Thursday, August 16

Say, let's work together to help Iraq! First off, how about labeling one of your military units a terrorist organization and freezing their assets?

"Halliburton is not the only US corporation with foreign subsidiaries working with and in Iran. Some of its main competitors in the oil field industry, including Baker Hughes, and Smith International, also have foreign operations there. General Electric’s Canadian, Italian and French subsidiaries have also long been engaged in business deals with Iran, and there is a Swiss owned Caterpillar dealership in the heart of Tehran.

"Some 35 foreign subsidiaries of different US companies are reportedly now operating in Iran. Several, including GE, have decided to follow Halliburton’s example. They have announced they also will no longer seek new business deals with Iran. This is an interesting declaration given the fact that they have long claimed to exercise absolutely no corporate control over these subsidiaries."

-- Victor D. Comras, Attorney and Consultant Special Counsel to Eren Law Firm, in
testimony before the United States Senate Committee on Commerce, Science, and Transportation, April 30, 1997

Victor Comras is cautiously in favor of yesterday's announced US plan to designate Iran's Revolutionary Guards a terrorist organization. I recommend that you read his April congressional testimony, which is clear and brief, before plunging into his analysis of the planned move. Yet after taking in both his opinions, I think the route of additional economic sanctions against Iran, which wends through negotiations with Europe, China and Russia, is very complex.

There is nothing complex about the US offer to work with Iran to help tamp down Iraq's violence. The first US committee meeting with Iran took place just days ago in Baghdad. Now we turn around and, going beyond the issue of sanctions, designate an Iranian military branch as a terrorist organization. The move ignores the situation on the ground in Iraq and mocks the US offer to work with Iran. So the move sends a loud message that the US government is not working in concert to gain Iran's help in Iraq.

The upshot is that the US presents itself as acting in such irrational fashion that Iran's so-called moderates are completely confused.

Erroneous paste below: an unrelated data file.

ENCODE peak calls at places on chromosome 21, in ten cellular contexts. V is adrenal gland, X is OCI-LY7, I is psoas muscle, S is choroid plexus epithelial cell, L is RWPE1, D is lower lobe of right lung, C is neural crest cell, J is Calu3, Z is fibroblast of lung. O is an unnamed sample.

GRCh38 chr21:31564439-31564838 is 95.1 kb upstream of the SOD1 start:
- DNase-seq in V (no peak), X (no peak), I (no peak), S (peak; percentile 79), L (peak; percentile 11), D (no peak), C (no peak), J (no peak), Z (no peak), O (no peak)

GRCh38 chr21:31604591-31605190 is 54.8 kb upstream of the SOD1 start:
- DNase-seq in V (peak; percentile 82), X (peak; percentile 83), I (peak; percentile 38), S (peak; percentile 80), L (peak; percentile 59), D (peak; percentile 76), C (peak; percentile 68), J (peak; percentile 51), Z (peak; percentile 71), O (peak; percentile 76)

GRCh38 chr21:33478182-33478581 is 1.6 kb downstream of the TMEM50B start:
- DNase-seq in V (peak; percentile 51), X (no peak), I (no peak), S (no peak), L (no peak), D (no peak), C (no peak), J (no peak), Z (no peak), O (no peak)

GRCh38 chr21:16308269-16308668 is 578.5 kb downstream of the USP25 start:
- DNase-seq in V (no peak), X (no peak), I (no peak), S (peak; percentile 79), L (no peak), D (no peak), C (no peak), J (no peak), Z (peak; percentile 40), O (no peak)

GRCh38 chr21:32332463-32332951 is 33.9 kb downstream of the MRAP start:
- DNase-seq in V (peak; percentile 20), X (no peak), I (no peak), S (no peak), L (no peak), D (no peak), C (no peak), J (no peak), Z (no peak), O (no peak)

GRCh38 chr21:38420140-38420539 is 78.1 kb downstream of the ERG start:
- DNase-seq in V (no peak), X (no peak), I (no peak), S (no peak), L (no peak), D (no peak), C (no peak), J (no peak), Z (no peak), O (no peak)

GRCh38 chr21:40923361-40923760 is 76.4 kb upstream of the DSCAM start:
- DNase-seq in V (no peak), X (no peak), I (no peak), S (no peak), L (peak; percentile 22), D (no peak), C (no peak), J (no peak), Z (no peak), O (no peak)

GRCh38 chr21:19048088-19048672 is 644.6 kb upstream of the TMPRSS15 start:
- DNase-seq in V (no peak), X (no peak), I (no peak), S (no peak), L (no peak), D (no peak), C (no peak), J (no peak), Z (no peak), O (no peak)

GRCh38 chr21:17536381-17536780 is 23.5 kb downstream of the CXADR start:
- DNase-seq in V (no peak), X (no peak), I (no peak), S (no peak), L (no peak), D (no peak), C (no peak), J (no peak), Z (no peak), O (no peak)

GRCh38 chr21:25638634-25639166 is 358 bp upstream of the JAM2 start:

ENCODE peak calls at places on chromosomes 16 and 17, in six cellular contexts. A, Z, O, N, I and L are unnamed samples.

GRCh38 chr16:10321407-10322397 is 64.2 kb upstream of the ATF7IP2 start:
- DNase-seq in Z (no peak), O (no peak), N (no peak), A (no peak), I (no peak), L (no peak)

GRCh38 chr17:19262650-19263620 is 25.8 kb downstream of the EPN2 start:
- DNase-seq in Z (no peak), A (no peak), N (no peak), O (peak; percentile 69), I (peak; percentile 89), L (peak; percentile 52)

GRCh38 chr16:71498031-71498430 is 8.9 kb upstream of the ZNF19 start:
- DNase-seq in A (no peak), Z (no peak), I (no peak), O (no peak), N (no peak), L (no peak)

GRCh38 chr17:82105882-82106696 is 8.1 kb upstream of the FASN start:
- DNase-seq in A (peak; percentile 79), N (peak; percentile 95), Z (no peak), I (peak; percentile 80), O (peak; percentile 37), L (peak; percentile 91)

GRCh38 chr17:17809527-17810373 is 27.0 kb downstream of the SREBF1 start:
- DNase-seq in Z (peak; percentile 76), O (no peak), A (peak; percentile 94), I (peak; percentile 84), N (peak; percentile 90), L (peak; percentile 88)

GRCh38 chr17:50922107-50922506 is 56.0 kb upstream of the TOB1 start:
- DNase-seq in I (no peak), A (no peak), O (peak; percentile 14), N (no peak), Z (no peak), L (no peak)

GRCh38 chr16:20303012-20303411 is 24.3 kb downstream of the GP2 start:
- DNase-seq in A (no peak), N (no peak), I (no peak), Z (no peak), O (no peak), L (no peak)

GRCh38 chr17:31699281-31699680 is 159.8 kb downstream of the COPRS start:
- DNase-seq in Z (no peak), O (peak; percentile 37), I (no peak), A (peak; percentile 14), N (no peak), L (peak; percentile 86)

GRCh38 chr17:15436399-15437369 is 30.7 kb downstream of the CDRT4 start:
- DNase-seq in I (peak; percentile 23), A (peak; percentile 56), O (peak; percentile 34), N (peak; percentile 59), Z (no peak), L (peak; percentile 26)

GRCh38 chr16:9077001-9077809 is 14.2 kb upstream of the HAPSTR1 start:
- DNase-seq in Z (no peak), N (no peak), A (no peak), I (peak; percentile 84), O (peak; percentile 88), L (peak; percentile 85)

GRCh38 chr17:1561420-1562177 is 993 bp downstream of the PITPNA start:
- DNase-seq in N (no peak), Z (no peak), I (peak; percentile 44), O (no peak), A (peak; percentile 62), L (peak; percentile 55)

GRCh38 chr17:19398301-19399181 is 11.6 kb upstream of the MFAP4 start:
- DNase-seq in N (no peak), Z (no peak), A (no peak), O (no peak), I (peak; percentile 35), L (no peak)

If the US were not fighting a hot war next door to Iran, it would make sense at this time to attempt to isolate Iran economically and throw at them every financial strategem the US Treasury could cook up. But hello, the top priorities are to kill Qaeda in Iraq and beat down sectarian violence. So it makes no sense to strip Iran of all face, then say, "Help us."

The curious thing is that the US annoucement about labeling the IRGC a terrorist unit comes on the heels of concilliatory noises from Iran's president:

"The terror going on in Iraq has links to foreign states that were adopting ideologies hostile to Iraq but recently they felt that supporting terror will make it spread outside Iraq to other countries," the Iraqi Premier told reporters. The Prime Minister, who just ended official visits to Turkey and Iran, told the news conference that he got pledges from Turkey and Iran to support Iraq in face of violence and providing basic services to its people [...]
What is a pledge from Ahmadinejad worth? The answer depends on how his military advisors read Petraeus's counterinsurgency.

Petraeus has created virtual chaos by cutting deals with an endless parade of Iraq's Sunni and Shia tribes. One result is that Iran can no longer control Iraq's insurgency. Ergo, one reading is that it would make sense for Iran to morph into the fountainhead of helpfulness at this time.

But it's almost as if there are elements in Washington that don't want Iran to be helpful. It's as if some elements are focused on the campaign in Iraq, and other elements are focused on Iran's nuclear weapons program.

If Pundita's speculation is in the ballpark, she would suggest that President Bush settle on priorities and enforce them.
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August 17 Update
Tonight I saw that ZenPundit had weighed in on the discussion. Here is my counter-argument: The Yalta play.

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